Maria thoughtfully gets herself killed by a stray shot, and dies imagining a world where the heroes won; purely in plot terms this makes her seem a bit redundant, but we’ll come back to that.

Anyhow, the idea is that Doom is also dying (of old age), and he’s lured Laura to Latveria hoping to steal her body as a new host.  He doesn’t know she’s dying, and assumes her healing factor will make her conveniently immortal.  Naturally, this plan goes off the rails when he realises what’s happening, and as you’d expect, this winds up with him dead and all his superhero prisoners rescued, because that was the One Last Mission.

Except… Laura is still fine.  And the ending is to have Gabby declare confidently that there’s bound to be someone out there who can cure her, so it’ll be okay.  If you’re being pernickety about the plotting, this doesn’t make a huge amount of sense – part one takes some time to establish that Laura has already been looking for a cure, and Gabby really has no reason to believe that something will turn up – but it just feels right that Gabby should be correct.  Perhaps that’s a measure of the story doing something right, and making an unexplained plot U-turn work because it feels like the right thing to be happening.

So what the heck is going on here?  It seems like the main idea here is to invert the “one last mission in a dystopian future” story, and have a future where the heroes (as a whole) win outright, but to have Laura trying to act out that story anyway.  She wants to make the great heroic sacrifice so that everything can be fine for everyone else.  Gabby’s role is stop her doing that, and insist – by bringing along all those other characters – that Laura doesn’t just get to save the world, she gets to live in it too.  Because that’s the final resolution of Laura’s character arc from brainwashed child assassin to functioning human being, and her final triumph over what was done to her.  As for poor old Maria Hill, she seems to be there to take the bullet in Laura’s place and die a heroic death, but with a decided overtone that she lived a personally unfulfilling life.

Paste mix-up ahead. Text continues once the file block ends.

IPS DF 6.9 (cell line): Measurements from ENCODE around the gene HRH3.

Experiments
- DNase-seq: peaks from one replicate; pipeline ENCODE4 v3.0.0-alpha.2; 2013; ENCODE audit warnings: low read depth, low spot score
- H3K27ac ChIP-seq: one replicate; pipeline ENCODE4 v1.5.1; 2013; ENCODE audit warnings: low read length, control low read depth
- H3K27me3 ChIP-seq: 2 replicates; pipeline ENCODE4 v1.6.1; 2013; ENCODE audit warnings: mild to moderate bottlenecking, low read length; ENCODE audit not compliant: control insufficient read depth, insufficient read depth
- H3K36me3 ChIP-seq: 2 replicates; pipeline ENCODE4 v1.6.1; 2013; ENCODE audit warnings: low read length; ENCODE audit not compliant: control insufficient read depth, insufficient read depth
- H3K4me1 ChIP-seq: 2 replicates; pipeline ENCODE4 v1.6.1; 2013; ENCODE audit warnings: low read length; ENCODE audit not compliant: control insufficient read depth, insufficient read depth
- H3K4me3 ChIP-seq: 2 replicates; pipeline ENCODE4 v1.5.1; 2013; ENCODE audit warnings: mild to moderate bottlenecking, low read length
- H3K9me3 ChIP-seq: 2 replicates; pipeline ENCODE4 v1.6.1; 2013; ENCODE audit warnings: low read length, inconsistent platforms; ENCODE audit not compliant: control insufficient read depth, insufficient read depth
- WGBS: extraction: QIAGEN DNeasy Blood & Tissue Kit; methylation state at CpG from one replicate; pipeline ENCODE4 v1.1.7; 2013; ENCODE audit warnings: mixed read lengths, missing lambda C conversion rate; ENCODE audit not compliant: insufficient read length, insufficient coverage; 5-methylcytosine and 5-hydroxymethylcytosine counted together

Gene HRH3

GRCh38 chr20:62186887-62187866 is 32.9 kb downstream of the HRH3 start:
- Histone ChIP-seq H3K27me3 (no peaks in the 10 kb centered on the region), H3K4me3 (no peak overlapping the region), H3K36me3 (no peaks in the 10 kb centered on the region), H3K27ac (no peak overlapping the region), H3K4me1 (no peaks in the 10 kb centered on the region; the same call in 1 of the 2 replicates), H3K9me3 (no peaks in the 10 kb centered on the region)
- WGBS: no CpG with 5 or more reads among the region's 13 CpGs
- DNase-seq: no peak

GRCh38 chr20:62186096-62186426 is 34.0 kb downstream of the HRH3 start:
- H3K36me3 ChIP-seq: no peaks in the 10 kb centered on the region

It’s a nice idea.  But it also means there’s a lot of other characters around to distract from Laura, and it doesn’t always feel like a Wolverine story.  It’s more satisfying in reflection than it is actually reading it.

Still, it provides a sense of resolution – however symbolic – to Tom Taylor’s run on the book, which really has done wonders for Laura as a character by dialling back her often two-dimensional trauma to make room for other dimensions, and by using Gabby as a foil to bring a lighter side out of her.  And since he’s continuing to write the characters on X-Men Red, that’s something which is likely to stick for the foreseeable future, even if the book itself is (questionably) going back to X-23 as a title.  This isn’t the absolute high point of the run, but it does achieve closure of a sort.

Bring on the comments

  1. mark coale says:

    Part one felt like an issue/episode of Batman beyond.

  2. Meh Met says: